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Thank God it’s Friday!

April 19, 2019

A reflection for Good Friday. The readings are Isaiah 52:13-53:12; Psalm 31; Hebrews 4:14-16, 5:7-9 and John 18:1-19:42.

Detail of Crucifixion with Mary and St. Dominic and Mary Magdalene by Fra Angelico, circa 1437-1446. Museum of San Marco, Florence.

This doesn’t usually happen to me, but the last couple of weeks, for some reason, I’ve found myself counting the days of the week until Friday. I guess a lot of us do that. We can’t wait for the weekend. And when we get there we say, “thank God it’s Friday!” We even have a little sticker that we can text to each other or post on social media, “TGIF”; thank God it’s Friday.

And then we get to this week, and to this day – thank God it’s Friday – this day that we call “good”. This day that should be called “black Friday” or “terrible Friday”. I guess the official name is “Friday of the Lord’s Passion.” Good Friday.

In my head I get it. This Friday is good because it leads to Sunday. Without the death, there is no resurrection. We honour the Friday as “good” because it leads to a victory.

Yet, our Church invites us today to sit with this day, to dwell in this day –  almost as if we didn’t know what is to come.

This day is good not because of Sunday, but because it is this day.

Jean Vanier, the founder of the L’Arche Communities for adults with intellectual disabilities says* that our societies, our communities, are structured as pyramids, with very few at the top: the rich, the powerful, those with influence, those who are educated, those who are called to govern and guide. At the bottom are the poor, the uneducated , the sick, those with disabilities…

And Jesus comes, not to turn the pyramid on its head. Instead He comes to turn the pyramid into a body where each and every person has a rightful, valuable and important place from where he or she can contribute to the good of the whole body.

And Jesus takes the place of the ones at the bottom; of the poor, the lowly, the servant.

Jesus comes into our darkness. That is why this day is good.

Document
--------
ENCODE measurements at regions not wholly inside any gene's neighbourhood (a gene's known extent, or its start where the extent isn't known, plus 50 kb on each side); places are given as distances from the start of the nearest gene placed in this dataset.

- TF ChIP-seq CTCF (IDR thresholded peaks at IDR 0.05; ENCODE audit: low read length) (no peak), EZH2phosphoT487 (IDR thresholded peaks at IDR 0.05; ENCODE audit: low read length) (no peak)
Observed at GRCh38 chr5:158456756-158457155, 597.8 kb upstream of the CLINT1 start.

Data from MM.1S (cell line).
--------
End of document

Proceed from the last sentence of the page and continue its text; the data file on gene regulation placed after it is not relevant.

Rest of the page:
This day is good for those who’ve ever been denied, betrayed or hurt by a friend. This day is good for anyone who’s ever been falsely accused. This day is good for those who are afraid to take responsibility for their actions, for those who are afraid to stand for the Truth. This day is good for those in prison, those falsely condemned. This day is good for those who’ve been condemned to death; for those who today, suffer on death row. This day is good for those who have been tortured and for those who are the torturers. This day is good for those who choose to walk by and ignore the suffering of others. This day is good for women and children, for widows and orphans. This day is good for the unborn and for those who are struggling through an unwanted or unplanned pregnancy. This day is good for those who’ve been involved in abortions. This day is good for the poor, for those who suffer because of injustice. This day is good for those who suffer abuse and domestic violence. This day is good for victims of war and of famine; for victims of natural disasters. This day is good for refugees and those who are homeless. This day is good for those who suffer from depression and mental health issues. This day is good for those who are pushed around and bullied, for those who are marginalized. This day is good for those who struggle with same-sex attraction and gender identity. This day is good for their parents who struggle to love their children. This day is good for those who’ve ever suffered because of obedience, who’ve ever suffered in love. This day is good for all who are in darkness, for those who are hungry and thirsty. This day is good for those who feel lost and abandoned; for those who need direction. This day is good for all who have sinned and for all who have died.

This day is good for all who will one day, die.

This day is good because today, Jesus Christ, the one who is the Light of the World, the one who is the Bread of Life and Living Water, the one who is the Way, the Truth and the Light; Jesus Christ who is the Great I Am, today, He descends into your darkness.

Today, let’s not be afraid to embrace the Cross, to behold the wood of the Cross, to sit at the foot of the Cross with Mary and John and gaze on Love that is lifted high in his misery, his humility and his brokenness, because it is your misery, humility and brokenness.

Today, don’t be afraid to embrace the Cross, to sit at the foot of the Cross, not to celebrate its victory, but to contemplate its sorrow.

And tomorrow, Saturday, don’t be afraid to sit and wait, to watch and pray in the garden because as I recently read in a little book by Steve Bell**, the best place to be if you’re waiting to see a resurrection, is a graveyard.

If you do, you will taste and see how good the Lord is and you will be able to say TGIF, thank God it’s Friday.

*From Jean Vanier’s Drawn into the Mystery of Jesus.
** From Steve Bell’s Pilgrim Year, Holy Week.

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From → English, Reflections

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